With two thoroughly cross-pollinated rosters, the Red Sox and Dodgers met Friday for a reunion of players with deep ties to their opponents. Foremost, the return of Mookie Betts to Fenway Park in Dodger Blue represented one of the most anticipated events of the 2023 season.
Yet Betts’s return was not merely a familial exercise. While the 30-year-old took time to appreciate his homecoming — and the sustained ovation prior to his first at-bat that prompted a tip of the cap (“I was kind of shaking a little bit,” he said) — he also remained mindful of his team-driven purpose.
“We’re here to take care of business,” Betts said.
He and fellow NL MVP candidate Freddie Freeman did just that, serving as the catalysts of a pair of late-game rallies that led the Dodgers to a come-from-behind 7-4 victory that left the Sox running in place in the American League Wild Card race.
“[The Dodgers are] kind of like a fast-break offense,” manager Alex Cora lamented. “When they get going, it’s hard to stop them. We were unable to do that today.”
The Sox had carried a 3-0 lead through five innings behind a superb outing from starter Kutter Crawford and a continued display of power from the lineup.
While Betts received the ovation prior to his first at-bat, it was Red Sox leadoff hitter Alex Verdugo — the centerpiece in the Sox’ return for Betts in the 2020 trade — who delivered the game’s first jolt. He ambushed the first pitch of the game from Dodgers starter Lance Lynn, smashing a 91-mile-per-hour fastball into the visitor’s bullpen for his 11th homer.
“We’re always finding ways to push him. We were like, ‘You were the throw-in of the trade,’ ” said Cora. “He started laughing. [But] I know it means a lot [for Verdugo] to play against them.”
Verdugo didn’t shy from the notion. He was animated rounding the bases, turning to the Sox dugout between first and second and screaming to exhort his teammate.
“I want to do well against that team and I want to let them know,” said Verdugo. “Seeing them here just felt a little bit different and just a little more adrenaline going.”
One inning later, Trevor Story pulled his hands inside a 94-mile-per-hour sinker from Lynn and lined a two-run homer into the Monster Seats, his first longball this year. That gave the Sox a 3-0 deficit, which Crawford sustained through five shutout innings against an elite offense.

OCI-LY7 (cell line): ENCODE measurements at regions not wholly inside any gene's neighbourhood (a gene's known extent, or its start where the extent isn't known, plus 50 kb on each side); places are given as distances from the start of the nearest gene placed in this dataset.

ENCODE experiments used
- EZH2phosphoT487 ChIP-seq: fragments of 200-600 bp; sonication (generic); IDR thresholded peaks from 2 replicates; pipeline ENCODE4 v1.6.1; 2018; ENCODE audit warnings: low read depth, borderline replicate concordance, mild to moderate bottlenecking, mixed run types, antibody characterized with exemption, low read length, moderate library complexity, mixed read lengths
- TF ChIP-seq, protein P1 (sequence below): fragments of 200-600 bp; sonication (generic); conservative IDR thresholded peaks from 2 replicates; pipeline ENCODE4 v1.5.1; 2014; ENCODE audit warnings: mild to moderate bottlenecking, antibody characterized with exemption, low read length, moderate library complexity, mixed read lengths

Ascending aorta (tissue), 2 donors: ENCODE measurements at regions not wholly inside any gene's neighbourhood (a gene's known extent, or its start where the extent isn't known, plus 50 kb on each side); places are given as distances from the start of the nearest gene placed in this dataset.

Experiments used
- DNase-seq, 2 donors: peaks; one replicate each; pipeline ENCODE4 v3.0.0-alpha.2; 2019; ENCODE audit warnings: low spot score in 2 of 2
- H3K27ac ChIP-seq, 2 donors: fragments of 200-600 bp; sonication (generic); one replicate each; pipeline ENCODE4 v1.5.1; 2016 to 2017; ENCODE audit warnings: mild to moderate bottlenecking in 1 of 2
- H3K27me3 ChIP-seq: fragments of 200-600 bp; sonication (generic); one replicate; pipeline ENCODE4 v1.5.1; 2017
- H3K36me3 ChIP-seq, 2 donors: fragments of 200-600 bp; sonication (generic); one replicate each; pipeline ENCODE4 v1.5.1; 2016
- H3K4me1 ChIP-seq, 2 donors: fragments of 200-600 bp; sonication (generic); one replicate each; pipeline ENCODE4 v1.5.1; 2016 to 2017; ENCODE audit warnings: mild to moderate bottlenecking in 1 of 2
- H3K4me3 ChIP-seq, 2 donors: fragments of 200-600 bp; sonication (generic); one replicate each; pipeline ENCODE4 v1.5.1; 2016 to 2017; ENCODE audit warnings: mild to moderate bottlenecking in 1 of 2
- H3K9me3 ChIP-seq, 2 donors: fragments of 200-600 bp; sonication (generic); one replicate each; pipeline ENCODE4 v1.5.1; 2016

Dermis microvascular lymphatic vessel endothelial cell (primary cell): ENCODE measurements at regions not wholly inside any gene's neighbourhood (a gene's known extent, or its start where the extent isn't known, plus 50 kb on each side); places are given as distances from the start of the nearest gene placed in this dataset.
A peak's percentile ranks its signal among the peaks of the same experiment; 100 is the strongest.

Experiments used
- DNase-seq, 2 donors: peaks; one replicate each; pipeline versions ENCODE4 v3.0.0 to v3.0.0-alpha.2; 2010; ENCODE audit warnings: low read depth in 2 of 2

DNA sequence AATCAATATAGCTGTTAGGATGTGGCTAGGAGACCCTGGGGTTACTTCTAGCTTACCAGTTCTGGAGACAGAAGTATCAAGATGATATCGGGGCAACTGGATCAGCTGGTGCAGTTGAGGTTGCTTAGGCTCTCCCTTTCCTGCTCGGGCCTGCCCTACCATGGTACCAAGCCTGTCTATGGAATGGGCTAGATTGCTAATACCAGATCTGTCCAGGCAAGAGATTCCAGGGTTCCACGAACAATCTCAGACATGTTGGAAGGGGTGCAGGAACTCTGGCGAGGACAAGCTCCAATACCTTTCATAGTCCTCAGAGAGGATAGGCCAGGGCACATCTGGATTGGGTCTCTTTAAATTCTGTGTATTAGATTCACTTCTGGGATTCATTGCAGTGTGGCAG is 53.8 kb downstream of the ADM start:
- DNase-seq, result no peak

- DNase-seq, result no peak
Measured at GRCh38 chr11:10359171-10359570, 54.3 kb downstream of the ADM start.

Ordinarily, with Crawford at 83 pitches, Cora would have turned to his bullpen to face Betts and Freeman at the top of the Dodgers lineup in the sixth. But the Sox bullpen was depleted, with Kenley Jansen (hamstring) unavailable and the Sox trying to avoid other relievers with heavy recent workloads.
And so Crawford faced Betts and Freeman a third time. Cue the foreboding music.
Betts ripped a first-pitch double off the base of the scoreboard in left-center and Freeman followed by ripping a single to right — his second of four hits on the night.
Only then did Cora turn to a reliever, hoping Nick Pivetta — who threw 74 pitches in a start on Sunday, then relieved in a high-leverage situation Wednesday — could offer multiple innings of relief. The gambit backfired.
“We were asking a lot out of him. Where we were in the bullpen today, we needed him to go multiple innings,” said Cora. “We had to push him today because of where [the bullpen was] at.”
Pivetta’s command was absent. Will Smith was ready for a first-pitch curveball and banged an RBI double high off the Wall. After a pair of groundouts ― one of which scored a run — ex-Sox Kiké Hernández lined a badly mislocated fastball (intended for the top of the zone, it was instead thigh-high) to center for a game-tying single.
One inning later, Pivetta issued a pair of walks (one to Betts) before the fantastic Freeman zipped an RBI double — his 48th of the year, putting him on a pace for 61 — to right-center to put the Dodgers ahead, 4-3. Max Muncy then plated Betts and Freeman with a double to right on a Pivetta fastball down the middle.
Did his poor performance (4 runs in 2 innings) betray fatigue?
“No excuses,” said Pivetta (9-7). “I’ve got to be top line every time I go out, especially against a team like that.”
The Sox rallied for a run in the seventh to make it 6-4, then forged a potential game-tying rally in the eighth. Triston Casas and Reese McGuire singled against Dodgers flamethrower Brusdar Graterol — a pitcher who was originally part of the Sox’ return in the Betts trade, but whose medicals led the Sox to replace him in the deal with Jeter Downs and Connor Wong.
Wong, representing the tying run, ran for McGuire. With the game on the line, the Dodgers summoned lefty Alex Vesia to face the lefthanded Verdugo. Verdugo (3 for 5) was up for the task against his former team, lining a single to right.
But while Wong saw a chance to advance from first to third, the lumbering Casas had to be held at third. The pinch-runner raced halfway between second and third before realizing his blunder. Wong briefly engaged in a rundown before yielding to the inescapable, inning-ending, rally-killing futility of his predicament, submitting to a 9-3-6 putout.
“That play probably cost us a really good chance of winning the game,” said Wong. “Mistakes like that at this point in the season shouldn’t be happening.”
The Dodgers tacked on a final run in the ninth, and the Sox were dispatched by Dodgers closer Evan Phillips (2 strikeouts, 20th save), with Boston failing to capitalize on a chance to gain a game on a night when both the Astros and Blue Jays — the teams in front of the Sox in the chase for the third Wild Card spot — lost.